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Army Navy match balls tour Gallipoli's fields of honour to raise money for veterans

28 March 2018
The balls being used at this year’s Army-Navy rugby clash will go on a pilgrimage to the Gallipoli battlefields before being kicked at Twickenham on May 5.

Naval officer Lt Cdr Michael ‘Doc’ Cox and three soldiers – WO2 Adam Finch, Capt Hugo Engelbrecht and Sgt Sid Ney – will carry the balls during a day-long trek around the Turkish peninsula, which was soaked with British and Commonwealth blood during the ill-fated campaign of 1915-16.

The Gallipoli Gallop aims to honour the dead of the Dardanelles, raise money for the Royal British Legion and remind today’s generation of the sacrifices sportsmen made in the Great War: 17 Commonwealth International rugby players died in Gallipoli alone and 106 during the entire conflict, including seven of England’s 1914 Grand Slam-winning side.

One hundred and two years after the guns fell silent in Gallipoli, Doc and his comrades from NATO Land Command in Turkey will set off on Sunday April 22 with the sun rising over what was V Beach in 1915.

From there they will continue west and then north around the peninsula, completing their trek at 7th Field Ambulance Cemetery near Suvla Bay.

Recently I spent a weekend cycling the war graves and was truly humbled at the loss of life during the campaign

Lieutenant Commander Michael ‘Doc’ Cox

The four men reckon the 30.5 kilometre (19 mile) trek over the challenging terrain of the peninsula via 14 Commonwealth War Graves sites – including the imposing Helles Memorial, Lancashire Landing Cemetery and the ANZAC monument to Australian and New Zealand troops – will take eight hours and 20 minutes (six hours of walking, ten minutes at each cemetery to lay RBL crosses).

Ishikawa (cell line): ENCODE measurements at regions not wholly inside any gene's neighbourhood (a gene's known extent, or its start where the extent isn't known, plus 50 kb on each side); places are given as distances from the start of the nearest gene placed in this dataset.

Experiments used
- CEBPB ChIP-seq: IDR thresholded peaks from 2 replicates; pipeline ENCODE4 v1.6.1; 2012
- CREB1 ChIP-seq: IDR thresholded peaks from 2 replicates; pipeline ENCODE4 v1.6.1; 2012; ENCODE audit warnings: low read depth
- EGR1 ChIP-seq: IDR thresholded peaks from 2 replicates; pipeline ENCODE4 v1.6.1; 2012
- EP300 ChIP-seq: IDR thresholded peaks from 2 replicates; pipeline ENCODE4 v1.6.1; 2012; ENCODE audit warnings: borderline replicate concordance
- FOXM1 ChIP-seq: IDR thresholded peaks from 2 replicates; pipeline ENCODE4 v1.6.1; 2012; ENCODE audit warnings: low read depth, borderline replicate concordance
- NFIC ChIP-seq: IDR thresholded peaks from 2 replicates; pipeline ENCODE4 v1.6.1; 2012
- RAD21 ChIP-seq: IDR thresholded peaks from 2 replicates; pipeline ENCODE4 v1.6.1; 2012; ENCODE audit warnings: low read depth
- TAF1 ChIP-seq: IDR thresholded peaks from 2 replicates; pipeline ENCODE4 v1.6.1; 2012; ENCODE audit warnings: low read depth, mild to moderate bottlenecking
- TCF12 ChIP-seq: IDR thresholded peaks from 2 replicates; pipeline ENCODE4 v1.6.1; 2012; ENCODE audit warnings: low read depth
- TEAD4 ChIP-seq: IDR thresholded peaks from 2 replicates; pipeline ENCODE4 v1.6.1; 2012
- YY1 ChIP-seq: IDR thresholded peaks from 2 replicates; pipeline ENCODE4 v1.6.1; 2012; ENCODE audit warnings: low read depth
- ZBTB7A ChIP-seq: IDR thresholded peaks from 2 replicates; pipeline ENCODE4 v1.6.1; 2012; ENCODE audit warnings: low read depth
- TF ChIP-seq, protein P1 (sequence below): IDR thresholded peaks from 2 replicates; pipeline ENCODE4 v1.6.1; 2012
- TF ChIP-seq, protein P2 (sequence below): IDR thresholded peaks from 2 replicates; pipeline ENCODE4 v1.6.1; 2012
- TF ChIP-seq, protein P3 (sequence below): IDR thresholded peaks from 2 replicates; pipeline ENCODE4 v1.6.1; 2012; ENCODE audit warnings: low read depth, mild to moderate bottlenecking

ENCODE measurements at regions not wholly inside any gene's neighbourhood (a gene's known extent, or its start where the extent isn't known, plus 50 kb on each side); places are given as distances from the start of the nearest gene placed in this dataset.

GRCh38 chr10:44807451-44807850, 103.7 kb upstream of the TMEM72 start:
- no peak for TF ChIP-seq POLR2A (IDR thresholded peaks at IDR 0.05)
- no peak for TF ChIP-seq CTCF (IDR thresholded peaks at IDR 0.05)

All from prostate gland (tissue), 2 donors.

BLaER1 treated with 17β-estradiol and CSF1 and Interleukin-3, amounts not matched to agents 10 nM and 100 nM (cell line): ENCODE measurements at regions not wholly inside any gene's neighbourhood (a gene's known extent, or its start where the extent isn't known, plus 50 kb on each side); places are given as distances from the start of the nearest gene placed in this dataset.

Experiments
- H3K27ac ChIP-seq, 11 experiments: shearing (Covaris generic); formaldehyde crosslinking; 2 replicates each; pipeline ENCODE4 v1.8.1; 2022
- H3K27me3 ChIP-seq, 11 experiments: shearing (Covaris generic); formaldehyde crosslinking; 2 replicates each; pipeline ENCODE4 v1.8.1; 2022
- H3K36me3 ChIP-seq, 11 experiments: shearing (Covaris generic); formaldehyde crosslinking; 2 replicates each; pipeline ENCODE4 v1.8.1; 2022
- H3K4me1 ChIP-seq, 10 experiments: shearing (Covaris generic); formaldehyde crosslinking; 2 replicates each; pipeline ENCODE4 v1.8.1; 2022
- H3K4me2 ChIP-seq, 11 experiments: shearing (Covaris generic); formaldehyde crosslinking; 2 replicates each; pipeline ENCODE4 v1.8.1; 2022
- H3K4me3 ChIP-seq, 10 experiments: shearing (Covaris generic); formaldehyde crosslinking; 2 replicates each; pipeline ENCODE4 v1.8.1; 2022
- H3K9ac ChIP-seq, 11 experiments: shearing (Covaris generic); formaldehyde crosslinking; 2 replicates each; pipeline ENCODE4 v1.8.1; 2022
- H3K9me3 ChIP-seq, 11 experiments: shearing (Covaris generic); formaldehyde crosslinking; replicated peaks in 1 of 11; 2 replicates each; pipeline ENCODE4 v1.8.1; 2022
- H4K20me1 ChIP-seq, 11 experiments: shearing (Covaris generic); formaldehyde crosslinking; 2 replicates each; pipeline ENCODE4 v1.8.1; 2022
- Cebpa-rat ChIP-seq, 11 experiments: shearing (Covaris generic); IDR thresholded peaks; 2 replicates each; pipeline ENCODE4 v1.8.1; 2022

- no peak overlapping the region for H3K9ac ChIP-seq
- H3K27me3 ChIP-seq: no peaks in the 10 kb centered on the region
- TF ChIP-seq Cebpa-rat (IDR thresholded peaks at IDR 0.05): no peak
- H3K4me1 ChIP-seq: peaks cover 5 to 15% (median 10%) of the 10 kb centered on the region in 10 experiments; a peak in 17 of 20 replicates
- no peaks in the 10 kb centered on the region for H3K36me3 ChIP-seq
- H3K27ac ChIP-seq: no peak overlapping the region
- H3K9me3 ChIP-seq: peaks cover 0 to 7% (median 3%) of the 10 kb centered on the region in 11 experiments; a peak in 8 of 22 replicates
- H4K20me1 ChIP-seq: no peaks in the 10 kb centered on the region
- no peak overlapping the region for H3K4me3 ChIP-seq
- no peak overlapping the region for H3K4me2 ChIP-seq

Once the trek is over, Doc will return to the UK to present the balls to match officials in front of the 80,000-strong sell-out crowd at Twickenham; the match balls will also be used in the subsequent clashes between the UK’s combined Armed Forces team and Oxford and Cambridge universities.

“As the centenary of the Great War coming to an end, we tend to forget those that fought out here,” said Doc. “Recently I spent a weekend cycling the war graves and was truly humbled at the loss of life during the campaign.”

He was also inspired by the fate of a player he used to coach when head of the U23 team, Marine Aaron Moon, whose rugby career was cut short by life-changing injuries suffered on his first tour of duty in Afghanistan.

“The RBL provided help and support to him and his family during the initial dark days of his story, after which he has proven to be one of life’s amazing, inspirational and courageous people,” said Doc.

He’s now looking to become the first amputee professional golfer in the UK.

“For me, remembrance is not about one day of the year, it’s everyday.”

Doc and his colleagues have set a £2,000 target and are already a quarter of the way there.

You can support their efforts at:

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